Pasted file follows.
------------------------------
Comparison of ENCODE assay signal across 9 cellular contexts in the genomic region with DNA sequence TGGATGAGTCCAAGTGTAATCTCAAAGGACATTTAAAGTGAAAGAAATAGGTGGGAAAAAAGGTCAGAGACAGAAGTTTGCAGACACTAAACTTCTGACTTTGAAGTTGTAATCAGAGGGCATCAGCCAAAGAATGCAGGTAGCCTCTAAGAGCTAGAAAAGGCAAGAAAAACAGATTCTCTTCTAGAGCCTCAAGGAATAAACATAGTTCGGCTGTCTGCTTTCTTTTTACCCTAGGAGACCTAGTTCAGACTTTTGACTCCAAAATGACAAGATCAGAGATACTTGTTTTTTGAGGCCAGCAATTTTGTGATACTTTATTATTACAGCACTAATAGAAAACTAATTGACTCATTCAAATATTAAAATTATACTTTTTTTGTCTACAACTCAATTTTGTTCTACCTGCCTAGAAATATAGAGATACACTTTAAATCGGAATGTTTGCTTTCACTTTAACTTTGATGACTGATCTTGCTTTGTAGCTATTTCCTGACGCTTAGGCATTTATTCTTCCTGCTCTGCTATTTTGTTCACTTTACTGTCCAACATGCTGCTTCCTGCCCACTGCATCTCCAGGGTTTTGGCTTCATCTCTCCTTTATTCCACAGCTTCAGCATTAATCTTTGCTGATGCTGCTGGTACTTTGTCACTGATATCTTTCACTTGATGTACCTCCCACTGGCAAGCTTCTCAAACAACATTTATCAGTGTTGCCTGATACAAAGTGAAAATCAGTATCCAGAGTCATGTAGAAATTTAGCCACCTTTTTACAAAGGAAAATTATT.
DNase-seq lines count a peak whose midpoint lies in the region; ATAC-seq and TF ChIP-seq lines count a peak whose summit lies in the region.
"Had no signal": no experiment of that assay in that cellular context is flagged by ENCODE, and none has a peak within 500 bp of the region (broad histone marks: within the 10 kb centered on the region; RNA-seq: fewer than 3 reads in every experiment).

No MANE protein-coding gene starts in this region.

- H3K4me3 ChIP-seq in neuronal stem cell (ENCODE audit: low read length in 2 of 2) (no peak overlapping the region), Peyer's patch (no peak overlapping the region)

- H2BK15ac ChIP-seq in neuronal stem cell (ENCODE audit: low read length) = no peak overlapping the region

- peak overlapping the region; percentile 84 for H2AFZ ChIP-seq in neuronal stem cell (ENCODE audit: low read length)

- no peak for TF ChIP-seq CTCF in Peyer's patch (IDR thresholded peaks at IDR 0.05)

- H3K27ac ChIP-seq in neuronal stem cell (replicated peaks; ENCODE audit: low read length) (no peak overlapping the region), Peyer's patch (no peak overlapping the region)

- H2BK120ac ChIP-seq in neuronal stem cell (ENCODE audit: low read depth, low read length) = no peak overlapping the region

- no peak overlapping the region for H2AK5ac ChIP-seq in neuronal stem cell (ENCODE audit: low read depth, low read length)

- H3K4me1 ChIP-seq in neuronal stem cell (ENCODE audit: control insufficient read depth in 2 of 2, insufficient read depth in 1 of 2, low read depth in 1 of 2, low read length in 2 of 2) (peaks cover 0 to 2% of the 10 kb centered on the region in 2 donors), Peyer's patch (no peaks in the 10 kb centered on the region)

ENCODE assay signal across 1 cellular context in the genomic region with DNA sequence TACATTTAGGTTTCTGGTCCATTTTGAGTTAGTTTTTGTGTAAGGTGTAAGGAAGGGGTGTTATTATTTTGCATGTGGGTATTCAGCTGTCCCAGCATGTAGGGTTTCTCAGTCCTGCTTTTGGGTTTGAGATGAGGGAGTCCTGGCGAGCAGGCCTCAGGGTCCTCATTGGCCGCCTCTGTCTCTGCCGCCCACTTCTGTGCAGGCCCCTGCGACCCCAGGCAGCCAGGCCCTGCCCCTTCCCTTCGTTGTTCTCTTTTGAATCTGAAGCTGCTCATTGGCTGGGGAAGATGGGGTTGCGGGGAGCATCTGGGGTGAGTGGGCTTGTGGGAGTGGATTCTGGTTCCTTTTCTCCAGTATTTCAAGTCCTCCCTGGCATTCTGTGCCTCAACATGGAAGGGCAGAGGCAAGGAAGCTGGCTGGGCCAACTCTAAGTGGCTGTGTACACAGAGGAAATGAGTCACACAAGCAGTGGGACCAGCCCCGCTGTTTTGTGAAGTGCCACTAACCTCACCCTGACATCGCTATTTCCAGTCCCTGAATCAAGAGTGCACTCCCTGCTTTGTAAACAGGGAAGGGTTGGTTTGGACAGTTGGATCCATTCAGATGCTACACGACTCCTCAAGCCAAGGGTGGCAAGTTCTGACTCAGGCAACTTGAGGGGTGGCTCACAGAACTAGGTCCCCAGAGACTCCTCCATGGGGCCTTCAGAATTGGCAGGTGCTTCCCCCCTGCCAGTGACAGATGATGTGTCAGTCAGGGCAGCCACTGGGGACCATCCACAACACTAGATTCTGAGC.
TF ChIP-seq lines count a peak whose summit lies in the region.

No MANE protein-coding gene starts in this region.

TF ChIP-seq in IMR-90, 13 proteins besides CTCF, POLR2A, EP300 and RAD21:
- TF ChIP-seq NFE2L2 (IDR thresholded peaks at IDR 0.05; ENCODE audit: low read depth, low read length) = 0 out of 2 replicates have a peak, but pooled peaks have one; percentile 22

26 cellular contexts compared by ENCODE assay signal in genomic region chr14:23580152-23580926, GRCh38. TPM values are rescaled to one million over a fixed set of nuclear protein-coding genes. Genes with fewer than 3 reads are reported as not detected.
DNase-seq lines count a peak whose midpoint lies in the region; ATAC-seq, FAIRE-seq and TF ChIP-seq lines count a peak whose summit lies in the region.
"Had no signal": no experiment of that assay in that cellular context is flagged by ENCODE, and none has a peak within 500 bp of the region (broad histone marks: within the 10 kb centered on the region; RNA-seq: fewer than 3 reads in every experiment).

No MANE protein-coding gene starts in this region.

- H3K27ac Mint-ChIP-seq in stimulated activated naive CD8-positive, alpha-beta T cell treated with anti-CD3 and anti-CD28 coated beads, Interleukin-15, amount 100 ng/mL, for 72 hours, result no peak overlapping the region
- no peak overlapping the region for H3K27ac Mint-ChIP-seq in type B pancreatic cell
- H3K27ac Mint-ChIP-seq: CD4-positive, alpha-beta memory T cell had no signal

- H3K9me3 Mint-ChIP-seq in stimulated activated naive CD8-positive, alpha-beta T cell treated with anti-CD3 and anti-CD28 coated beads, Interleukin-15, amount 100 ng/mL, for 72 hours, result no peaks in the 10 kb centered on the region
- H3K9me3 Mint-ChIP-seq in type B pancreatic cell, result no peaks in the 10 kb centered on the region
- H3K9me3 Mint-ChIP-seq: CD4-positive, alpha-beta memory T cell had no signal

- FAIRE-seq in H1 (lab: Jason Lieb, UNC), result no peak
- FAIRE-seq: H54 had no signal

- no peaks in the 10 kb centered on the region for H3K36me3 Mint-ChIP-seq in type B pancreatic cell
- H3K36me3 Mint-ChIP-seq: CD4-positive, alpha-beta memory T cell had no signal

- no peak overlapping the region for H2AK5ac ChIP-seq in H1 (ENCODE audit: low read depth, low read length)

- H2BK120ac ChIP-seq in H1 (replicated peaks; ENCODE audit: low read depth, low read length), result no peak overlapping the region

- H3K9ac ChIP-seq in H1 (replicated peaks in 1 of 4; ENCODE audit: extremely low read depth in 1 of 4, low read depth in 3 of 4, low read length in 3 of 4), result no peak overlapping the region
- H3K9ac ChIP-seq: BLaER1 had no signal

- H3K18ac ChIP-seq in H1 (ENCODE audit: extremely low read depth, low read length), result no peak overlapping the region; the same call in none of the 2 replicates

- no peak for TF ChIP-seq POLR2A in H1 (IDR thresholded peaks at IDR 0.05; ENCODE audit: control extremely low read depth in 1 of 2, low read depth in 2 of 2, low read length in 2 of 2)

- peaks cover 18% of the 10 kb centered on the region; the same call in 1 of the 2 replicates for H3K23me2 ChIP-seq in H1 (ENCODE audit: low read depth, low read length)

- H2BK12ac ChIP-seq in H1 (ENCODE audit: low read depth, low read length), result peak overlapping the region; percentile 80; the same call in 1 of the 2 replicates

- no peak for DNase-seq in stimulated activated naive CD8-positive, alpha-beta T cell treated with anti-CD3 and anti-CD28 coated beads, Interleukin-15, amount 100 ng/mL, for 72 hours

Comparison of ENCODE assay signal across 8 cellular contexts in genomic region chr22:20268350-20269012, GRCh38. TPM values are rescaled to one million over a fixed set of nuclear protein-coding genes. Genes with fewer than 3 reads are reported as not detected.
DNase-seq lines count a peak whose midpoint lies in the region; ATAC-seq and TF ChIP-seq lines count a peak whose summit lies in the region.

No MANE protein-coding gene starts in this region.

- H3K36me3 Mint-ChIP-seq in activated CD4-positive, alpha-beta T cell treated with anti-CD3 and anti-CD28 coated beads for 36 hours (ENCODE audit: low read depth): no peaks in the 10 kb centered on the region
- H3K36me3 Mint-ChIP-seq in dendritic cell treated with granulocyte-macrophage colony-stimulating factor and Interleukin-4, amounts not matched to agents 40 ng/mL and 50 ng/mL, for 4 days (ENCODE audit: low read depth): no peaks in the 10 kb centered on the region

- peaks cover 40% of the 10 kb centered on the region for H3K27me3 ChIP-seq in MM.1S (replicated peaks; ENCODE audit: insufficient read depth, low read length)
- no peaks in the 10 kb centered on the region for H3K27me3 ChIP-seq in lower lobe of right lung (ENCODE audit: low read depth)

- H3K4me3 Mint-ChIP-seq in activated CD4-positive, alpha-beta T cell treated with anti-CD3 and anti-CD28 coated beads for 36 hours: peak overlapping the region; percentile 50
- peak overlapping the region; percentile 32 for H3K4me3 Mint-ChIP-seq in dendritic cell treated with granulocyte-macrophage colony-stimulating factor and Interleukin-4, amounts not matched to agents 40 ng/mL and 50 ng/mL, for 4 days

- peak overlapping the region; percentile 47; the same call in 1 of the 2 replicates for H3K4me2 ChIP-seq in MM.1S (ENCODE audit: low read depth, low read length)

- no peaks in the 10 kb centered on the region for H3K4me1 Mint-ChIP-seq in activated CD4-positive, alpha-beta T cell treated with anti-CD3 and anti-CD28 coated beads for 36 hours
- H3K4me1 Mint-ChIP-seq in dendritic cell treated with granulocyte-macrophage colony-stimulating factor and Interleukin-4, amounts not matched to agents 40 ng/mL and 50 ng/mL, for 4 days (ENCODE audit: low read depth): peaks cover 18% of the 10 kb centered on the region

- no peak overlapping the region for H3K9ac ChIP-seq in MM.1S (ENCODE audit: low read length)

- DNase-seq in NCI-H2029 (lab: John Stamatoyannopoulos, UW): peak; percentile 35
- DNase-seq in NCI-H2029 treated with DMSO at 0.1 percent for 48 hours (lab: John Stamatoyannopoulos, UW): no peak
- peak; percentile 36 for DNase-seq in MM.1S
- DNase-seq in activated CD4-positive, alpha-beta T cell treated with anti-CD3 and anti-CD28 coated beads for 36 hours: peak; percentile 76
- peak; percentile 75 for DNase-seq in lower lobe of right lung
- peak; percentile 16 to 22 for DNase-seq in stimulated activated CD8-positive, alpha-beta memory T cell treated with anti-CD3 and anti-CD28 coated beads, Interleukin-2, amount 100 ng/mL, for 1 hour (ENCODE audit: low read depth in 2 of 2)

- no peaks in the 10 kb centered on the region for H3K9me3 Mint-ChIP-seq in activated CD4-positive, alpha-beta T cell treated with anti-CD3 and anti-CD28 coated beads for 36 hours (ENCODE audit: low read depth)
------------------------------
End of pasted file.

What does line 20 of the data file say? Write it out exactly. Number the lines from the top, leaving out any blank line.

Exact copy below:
"Had no signal": no experiment of that assay in that cellular context is flagged by ENCODE, and none has a peak within 500 bp of the region (broad histone marks: within the 10 kb centered on the region; RNA-seq: fewer than 3 reads in every experiment).